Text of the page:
responding to classical liberalism n.
Skip this Video
Loading SlideShow in 5 Seconds..
Download Presentation


226 Views Download Presentation
Download Presentation


- - - - - - - - - - - - - - - - - - - - - - - - - - - E N D - - - - - - - - - - - - - - - - - - - - - - - - - - -
Presentation Transcript


  2. CLASSICAL LIBERALISM PART ONE : The Origins of Classical Liberalism

  3. LAISSEZ-FAIRE CAPITALISM • Laissez-Faire translates directly into ‘leave be’ and is defined, in economical terms, as ‘non-interference or non-intervention; supports free markets and an individual’s rights to own private property’. • In Europe , this theory began with physiocrats - a group who believed the economy could be based on agriculture and land development. Jean-Claude Vincent de Gournay, who originated the physiocrat movement, believed that the government should let the economy follow the course of nature (survival of the fittest), unless life, liberty and property were in jeopardy. • These ideals spread throughout the continents and were adopted by Adam Smith, who wrote The Wealth of Nations with these principles in mind. • Next to no government involvement in the economy meant, during the Industrial Revolution, factory owners could offer whatever wage they so chose to offer. It allowed the individual to pay such a small wage that the labourers remained impoverished while the owners continued to profit massively. • This theory became closely associated with the ideas and principles of Classical Liberalism.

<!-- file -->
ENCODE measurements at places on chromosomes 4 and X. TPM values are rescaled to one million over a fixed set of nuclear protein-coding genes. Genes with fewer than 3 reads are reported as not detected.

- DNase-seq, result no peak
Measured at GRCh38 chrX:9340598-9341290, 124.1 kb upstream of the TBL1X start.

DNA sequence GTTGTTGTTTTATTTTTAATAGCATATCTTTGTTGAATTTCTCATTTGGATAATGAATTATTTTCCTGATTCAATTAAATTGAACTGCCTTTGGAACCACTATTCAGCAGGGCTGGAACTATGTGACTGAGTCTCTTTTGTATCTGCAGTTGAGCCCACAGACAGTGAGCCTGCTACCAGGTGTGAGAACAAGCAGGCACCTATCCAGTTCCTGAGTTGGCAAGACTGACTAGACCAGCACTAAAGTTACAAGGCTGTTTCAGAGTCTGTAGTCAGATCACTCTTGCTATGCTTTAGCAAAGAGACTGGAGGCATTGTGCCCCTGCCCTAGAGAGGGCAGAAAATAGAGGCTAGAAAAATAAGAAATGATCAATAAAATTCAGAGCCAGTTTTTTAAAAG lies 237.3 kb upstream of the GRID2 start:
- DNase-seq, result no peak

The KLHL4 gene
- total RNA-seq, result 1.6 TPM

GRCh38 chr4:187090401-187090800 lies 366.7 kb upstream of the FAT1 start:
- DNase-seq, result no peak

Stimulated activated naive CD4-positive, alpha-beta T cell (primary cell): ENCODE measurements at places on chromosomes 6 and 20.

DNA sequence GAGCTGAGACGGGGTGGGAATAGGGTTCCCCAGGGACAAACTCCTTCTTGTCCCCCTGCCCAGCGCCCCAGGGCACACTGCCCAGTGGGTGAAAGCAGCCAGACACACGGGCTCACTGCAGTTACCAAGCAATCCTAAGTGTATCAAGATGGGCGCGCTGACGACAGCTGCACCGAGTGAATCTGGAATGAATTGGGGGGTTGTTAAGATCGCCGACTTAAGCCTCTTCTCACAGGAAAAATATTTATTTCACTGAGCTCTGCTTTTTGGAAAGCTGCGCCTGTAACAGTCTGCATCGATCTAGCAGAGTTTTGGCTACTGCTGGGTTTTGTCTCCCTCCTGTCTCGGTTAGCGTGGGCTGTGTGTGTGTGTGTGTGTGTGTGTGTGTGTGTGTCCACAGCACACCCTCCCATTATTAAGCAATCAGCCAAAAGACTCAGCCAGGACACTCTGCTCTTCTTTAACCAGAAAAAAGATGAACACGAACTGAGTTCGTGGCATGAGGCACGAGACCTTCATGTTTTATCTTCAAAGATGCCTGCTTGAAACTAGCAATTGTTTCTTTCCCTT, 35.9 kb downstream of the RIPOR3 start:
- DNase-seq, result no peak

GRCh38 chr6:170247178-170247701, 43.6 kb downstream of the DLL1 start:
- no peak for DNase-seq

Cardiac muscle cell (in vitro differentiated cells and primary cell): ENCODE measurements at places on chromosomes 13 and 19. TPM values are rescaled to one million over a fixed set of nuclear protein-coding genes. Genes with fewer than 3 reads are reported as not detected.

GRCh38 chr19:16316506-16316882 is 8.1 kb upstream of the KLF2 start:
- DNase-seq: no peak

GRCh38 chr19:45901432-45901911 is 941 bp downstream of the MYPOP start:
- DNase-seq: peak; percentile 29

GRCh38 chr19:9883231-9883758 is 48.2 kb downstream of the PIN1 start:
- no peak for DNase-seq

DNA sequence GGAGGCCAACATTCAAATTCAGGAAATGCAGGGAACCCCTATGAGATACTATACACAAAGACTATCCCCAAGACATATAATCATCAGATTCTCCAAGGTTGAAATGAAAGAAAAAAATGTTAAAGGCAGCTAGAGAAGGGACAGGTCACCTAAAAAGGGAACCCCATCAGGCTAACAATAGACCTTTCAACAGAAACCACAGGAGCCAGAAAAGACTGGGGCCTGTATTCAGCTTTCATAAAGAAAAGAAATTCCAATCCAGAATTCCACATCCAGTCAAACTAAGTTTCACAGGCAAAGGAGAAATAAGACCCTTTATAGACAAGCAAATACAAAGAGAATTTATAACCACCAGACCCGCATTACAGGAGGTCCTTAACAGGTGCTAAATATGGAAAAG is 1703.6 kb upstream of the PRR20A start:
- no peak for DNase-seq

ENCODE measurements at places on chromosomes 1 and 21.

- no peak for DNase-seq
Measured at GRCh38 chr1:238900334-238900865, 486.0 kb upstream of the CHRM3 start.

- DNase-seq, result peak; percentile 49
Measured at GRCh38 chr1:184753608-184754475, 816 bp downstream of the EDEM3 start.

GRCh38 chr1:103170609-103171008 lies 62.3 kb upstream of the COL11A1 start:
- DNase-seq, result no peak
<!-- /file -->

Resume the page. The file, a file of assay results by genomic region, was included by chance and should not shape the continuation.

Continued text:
4. INDUSTRIALIZATION • Industrialization is defined as ‘the stage of economic development during which the application of technology results in mass production and mass consumption within a country’. • This term is also related to urbanization (the transfer of population from rural regions to urban centers) and changes in national living standards. • The creation of factories and the idea of industry, which is the creation of goods for a profit. In the pursuit of these profits, factories sprang up all over Europe as more and more inventions to reduce the difficulty of production were invented. • This largely supported the development of classical liberalism as it allowed the individual to profit greatly. It encouraged a voracity to make, produce and earn. But while the factory owners were earning and producing, the actual labourers themselves earned next to nothing.

  5. CLASS SYSTEM • The class system, defined as ‘a division of society (the middle class, for example) usually determined by wealth, privilege, or role in society’ contributed greatly to the beginnings of classical liberalism as it embraced the idea that class is evidence of fair distribution of society’s wealth and resources based on the individual’s talents and initiative. • In terms of social structure, the industrial revolution saw a sort of boom in the middle class (made up of industrialists and business men). These ordinary working people saw opportunities for employment in new mills and factories. However, the working conditions in these places were commonly very poor.

  6. LIMITED GOVERNMENT • Limited government is the principle of little government involvement in the affairs of an economy, in the belief that this results in more efficient and self regulating markets. It allows for the individual to prosper and coincides with classical liberalistic principles. Mainly that government involvement should be limited to provide a free-market in which competition